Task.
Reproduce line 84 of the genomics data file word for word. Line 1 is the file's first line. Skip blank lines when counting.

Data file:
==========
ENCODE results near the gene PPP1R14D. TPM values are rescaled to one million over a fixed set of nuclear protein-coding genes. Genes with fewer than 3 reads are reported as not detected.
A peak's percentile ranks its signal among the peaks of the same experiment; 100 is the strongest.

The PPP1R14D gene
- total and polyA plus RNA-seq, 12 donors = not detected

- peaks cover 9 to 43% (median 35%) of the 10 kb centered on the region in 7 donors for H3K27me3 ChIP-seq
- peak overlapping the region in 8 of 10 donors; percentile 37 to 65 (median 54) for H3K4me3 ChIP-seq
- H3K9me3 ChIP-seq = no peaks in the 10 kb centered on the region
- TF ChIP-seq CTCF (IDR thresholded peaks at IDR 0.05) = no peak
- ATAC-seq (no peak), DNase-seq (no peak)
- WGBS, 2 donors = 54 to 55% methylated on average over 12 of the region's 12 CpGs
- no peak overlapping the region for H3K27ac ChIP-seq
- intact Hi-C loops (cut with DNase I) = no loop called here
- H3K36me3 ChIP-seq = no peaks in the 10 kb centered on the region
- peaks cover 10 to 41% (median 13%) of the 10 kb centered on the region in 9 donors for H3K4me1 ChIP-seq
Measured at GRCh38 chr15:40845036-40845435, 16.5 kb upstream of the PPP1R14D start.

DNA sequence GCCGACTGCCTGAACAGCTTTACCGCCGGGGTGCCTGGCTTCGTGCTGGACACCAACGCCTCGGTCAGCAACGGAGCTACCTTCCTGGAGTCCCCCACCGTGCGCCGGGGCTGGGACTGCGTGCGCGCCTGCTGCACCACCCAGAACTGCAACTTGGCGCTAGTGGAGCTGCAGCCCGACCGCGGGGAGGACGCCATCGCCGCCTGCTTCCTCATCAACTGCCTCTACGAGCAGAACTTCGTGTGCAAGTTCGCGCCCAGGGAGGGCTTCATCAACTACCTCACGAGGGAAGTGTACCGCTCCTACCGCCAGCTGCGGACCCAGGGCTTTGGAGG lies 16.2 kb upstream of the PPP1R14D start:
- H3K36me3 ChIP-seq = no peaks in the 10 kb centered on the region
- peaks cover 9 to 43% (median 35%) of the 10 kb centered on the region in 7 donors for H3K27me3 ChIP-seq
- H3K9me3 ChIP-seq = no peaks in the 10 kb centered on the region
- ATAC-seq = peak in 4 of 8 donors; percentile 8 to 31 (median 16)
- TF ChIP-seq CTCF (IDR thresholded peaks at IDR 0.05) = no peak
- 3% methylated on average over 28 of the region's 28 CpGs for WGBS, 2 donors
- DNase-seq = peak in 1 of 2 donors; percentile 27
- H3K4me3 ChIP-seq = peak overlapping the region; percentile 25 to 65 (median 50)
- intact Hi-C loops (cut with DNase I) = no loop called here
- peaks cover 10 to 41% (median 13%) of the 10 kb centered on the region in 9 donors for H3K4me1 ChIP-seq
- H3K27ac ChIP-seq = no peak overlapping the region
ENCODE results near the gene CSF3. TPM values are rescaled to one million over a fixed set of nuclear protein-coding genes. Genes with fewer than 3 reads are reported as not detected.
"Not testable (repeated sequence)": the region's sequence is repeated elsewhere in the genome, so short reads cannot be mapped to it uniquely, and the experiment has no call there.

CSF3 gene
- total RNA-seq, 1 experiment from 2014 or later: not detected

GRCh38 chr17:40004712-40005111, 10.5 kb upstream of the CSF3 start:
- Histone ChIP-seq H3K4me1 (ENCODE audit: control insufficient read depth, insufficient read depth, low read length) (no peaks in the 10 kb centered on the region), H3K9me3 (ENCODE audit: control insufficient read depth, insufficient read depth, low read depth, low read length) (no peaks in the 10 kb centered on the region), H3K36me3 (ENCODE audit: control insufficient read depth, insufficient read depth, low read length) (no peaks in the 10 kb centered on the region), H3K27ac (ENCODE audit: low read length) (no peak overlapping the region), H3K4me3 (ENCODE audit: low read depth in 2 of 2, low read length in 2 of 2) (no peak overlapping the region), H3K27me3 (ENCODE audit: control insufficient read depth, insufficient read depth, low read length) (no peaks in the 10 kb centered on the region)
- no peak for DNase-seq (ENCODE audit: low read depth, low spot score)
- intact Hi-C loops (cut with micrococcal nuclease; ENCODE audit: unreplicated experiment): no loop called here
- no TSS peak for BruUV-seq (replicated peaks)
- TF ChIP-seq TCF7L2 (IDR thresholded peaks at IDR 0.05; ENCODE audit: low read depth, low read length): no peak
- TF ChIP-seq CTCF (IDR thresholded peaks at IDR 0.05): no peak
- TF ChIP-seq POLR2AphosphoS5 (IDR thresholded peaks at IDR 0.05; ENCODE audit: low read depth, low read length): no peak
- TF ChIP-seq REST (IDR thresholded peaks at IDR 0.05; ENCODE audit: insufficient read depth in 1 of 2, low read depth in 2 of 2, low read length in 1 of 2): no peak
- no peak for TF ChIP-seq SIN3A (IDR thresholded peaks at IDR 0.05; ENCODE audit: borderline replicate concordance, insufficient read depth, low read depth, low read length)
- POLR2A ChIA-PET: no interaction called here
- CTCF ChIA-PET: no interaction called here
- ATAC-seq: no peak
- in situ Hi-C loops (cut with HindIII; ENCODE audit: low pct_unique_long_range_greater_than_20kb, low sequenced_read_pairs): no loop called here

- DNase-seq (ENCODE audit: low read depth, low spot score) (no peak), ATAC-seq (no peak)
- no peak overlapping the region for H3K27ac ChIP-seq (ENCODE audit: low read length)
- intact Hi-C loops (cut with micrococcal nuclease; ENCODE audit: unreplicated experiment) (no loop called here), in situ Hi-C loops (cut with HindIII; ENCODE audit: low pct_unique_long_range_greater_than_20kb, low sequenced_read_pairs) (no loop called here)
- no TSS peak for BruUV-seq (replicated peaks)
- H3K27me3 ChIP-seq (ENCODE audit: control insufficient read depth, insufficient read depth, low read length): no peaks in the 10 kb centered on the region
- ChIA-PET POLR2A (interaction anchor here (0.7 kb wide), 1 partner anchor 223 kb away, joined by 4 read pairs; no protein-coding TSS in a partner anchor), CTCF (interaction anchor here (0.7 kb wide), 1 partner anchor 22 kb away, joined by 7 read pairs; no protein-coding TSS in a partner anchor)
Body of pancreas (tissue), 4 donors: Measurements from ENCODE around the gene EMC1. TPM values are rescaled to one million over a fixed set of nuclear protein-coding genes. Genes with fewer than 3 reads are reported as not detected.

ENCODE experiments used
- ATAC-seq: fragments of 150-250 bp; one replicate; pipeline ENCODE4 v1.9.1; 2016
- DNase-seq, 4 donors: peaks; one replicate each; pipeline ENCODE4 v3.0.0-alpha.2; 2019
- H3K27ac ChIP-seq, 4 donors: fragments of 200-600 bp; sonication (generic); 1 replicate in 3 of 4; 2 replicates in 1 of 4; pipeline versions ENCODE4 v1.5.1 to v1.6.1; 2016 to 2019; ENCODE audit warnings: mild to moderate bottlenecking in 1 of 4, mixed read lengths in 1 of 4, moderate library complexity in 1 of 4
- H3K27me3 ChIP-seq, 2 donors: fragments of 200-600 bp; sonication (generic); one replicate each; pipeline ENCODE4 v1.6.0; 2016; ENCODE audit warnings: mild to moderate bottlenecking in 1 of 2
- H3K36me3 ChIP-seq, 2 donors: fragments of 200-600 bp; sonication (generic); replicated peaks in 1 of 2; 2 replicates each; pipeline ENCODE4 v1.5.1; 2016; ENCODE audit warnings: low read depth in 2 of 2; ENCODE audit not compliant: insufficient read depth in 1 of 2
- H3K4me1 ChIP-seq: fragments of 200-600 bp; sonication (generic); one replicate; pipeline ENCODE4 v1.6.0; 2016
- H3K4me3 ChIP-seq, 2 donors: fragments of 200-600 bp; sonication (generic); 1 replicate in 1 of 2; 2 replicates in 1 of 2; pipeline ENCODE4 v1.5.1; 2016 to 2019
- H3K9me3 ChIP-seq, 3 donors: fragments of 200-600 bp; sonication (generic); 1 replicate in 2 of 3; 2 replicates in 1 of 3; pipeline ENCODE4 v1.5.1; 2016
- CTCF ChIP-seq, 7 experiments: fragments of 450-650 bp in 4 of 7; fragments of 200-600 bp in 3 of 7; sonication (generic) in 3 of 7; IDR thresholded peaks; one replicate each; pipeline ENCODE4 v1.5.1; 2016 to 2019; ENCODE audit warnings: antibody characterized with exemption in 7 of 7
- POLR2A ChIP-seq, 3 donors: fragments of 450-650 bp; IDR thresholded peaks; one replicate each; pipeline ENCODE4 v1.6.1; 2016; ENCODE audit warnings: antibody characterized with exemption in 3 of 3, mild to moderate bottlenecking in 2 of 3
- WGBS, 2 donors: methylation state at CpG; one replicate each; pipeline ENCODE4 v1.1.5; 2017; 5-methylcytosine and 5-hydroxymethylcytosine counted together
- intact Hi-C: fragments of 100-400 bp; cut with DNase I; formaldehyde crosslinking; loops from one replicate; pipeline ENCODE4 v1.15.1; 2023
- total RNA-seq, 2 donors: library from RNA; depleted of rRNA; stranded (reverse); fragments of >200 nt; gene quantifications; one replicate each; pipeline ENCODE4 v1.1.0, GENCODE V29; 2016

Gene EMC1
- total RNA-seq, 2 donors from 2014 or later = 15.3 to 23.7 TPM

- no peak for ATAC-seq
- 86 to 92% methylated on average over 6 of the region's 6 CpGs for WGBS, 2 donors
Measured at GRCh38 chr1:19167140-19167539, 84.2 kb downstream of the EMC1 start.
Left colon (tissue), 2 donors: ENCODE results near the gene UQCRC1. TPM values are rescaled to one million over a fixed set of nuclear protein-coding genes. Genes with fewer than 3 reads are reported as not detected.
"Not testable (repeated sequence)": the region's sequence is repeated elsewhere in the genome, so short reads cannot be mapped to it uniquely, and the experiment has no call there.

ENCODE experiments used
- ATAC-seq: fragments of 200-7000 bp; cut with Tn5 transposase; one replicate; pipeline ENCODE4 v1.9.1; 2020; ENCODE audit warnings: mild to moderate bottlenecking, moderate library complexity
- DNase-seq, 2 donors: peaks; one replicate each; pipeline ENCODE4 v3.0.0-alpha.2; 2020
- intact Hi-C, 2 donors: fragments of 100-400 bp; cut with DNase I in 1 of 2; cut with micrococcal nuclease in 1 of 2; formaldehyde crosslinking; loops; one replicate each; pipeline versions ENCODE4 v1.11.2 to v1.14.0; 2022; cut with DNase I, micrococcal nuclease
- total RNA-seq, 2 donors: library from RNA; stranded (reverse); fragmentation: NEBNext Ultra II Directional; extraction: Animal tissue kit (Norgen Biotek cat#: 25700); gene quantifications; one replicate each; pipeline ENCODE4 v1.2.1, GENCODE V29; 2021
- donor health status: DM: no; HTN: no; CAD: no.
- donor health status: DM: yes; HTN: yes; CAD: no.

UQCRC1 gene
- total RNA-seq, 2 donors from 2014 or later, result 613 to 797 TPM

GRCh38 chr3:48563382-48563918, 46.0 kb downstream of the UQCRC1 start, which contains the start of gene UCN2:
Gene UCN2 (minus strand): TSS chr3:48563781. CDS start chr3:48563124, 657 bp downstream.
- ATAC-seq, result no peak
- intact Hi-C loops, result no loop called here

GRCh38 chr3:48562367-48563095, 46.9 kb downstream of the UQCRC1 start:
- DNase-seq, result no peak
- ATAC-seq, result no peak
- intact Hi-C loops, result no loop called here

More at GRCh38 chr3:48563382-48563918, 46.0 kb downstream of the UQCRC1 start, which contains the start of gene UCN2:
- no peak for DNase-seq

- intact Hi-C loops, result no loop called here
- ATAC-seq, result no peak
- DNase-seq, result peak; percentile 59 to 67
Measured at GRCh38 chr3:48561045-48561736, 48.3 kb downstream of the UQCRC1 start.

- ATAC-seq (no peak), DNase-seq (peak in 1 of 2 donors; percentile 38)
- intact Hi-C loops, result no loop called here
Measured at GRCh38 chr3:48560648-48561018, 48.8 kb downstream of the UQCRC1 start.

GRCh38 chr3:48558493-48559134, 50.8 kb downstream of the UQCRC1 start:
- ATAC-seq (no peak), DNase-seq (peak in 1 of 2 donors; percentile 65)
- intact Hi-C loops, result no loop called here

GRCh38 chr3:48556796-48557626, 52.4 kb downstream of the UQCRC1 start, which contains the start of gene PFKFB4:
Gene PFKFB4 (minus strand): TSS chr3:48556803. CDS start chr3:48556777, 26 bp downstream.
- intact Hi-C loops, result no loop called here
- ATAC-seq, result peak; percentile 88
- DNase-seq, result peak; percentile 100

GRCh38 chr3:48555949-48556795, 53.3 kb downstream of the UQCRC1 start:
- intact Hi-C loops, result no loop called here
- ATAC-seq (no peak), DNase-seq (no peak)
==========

Gene UCN2 (minus strand): TSS chr3:48563781. CDS start chr3:48563124, 657 bp downstream.